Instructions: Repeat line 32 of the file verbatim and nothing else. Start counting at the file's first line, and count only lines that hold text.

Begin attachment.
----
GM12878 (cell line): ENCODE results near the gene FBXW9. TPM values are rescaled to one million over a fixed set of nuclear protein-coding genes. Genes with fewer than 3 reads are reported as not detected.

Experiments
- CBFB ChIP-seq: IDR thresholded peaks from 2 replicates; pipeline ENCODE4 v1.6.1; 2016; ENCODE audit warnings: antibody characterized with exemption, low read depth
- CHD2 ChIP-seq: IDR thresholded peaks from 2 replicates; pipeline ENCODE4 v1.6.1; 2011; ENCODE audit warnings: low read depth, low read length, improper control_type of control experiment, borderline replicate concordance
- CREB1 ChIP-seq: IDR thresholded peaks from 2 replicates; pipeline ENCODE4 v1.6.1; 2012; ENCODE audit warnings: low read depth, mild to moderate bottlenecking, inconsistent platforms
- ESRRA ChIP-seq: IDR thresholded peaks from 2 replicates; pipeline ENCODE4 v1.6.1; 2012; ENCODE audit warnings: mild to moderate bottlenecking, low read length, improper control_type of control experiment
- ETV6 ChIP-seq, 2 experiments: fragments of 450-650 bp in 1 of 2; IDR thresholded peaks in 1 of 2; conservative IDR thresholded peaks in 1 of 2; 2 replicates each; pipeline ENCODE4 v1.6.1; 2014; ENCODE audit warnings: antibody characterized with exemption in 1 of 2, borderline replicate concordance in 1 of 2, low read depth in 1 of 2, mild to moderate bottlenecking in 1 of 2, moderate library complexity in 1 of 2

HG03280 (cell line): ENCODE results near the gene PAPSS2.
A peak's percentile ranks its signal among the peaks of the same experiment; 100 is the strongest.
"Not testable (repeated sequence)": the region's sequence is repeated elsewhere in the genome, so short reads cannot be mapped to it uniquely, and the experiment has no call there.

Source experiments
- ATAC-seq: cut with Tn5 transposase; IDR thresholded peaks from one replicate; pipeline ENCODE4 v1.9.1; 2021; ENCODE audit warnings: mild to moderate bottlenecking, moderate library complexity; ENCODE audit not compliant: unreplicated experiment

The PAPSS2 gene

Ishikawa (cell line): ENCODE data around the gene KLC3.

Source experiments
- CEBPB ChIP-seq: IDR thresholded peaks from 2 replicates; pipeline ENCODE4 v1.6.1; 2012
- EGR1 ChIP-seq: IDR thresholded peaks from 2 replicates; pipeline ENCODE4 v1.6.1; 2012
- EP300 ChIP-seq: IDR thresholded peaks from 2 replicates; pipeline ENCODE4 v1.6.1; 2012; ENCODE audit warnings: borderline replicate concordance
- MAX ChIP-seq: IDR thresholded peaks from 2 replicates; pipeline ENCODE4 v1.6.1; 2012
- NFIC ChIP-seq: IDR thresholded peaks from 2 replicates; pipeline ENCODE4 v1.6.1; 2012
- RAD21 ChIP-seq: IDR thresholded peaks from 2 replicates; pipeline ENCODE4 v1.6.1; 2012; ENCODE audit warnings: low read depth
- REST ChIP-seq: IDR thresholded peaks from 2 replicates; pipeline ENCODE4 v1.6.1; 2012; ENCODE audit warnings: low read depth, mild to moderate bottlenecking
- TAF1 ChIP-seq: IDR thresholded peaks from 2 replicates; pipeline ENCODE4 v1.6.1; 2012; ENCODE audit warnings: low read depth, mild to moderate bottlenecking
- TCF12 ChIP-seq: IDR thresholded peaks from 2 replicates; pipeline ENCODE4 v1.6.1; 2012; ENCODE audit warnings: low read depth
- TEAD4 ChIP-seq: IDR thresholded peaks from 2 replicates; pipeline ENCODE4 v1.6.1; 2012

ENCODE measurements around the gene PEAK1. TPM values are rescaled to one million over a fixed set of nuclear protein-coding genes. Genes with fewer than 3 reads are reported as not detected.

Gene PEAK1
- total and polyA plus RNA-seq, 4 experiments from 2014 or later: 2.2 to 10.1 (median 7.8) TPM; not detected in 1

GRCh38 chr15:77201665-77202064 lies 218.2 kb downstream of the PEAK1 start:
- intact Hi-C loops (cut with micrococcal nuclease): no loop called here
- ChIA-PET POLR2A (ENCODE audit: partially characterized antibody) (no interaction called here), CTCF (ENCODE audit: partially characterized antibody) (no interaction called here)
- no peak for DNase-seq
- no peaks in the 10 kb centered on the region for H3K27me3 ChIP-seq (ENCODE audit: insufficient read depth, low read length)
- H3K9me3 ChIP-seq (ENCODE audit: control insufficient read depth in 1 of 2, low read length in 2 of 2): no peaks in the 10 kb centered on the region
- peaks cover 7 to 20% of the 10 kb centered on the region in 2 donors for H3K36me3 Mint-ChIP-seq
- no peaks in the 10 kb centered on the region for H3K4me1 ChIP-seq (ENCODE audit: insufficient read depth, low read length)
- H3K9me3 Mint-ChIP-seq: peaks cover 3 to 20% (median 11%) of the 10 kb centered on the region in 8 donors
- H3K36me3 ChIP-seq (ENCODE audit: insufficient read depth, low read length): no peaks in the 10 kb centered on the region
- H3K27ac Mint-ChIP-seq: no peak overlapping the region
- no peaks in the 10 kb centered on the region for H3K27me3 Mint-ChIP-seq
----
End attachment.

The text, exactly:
- no peak for DNase-seq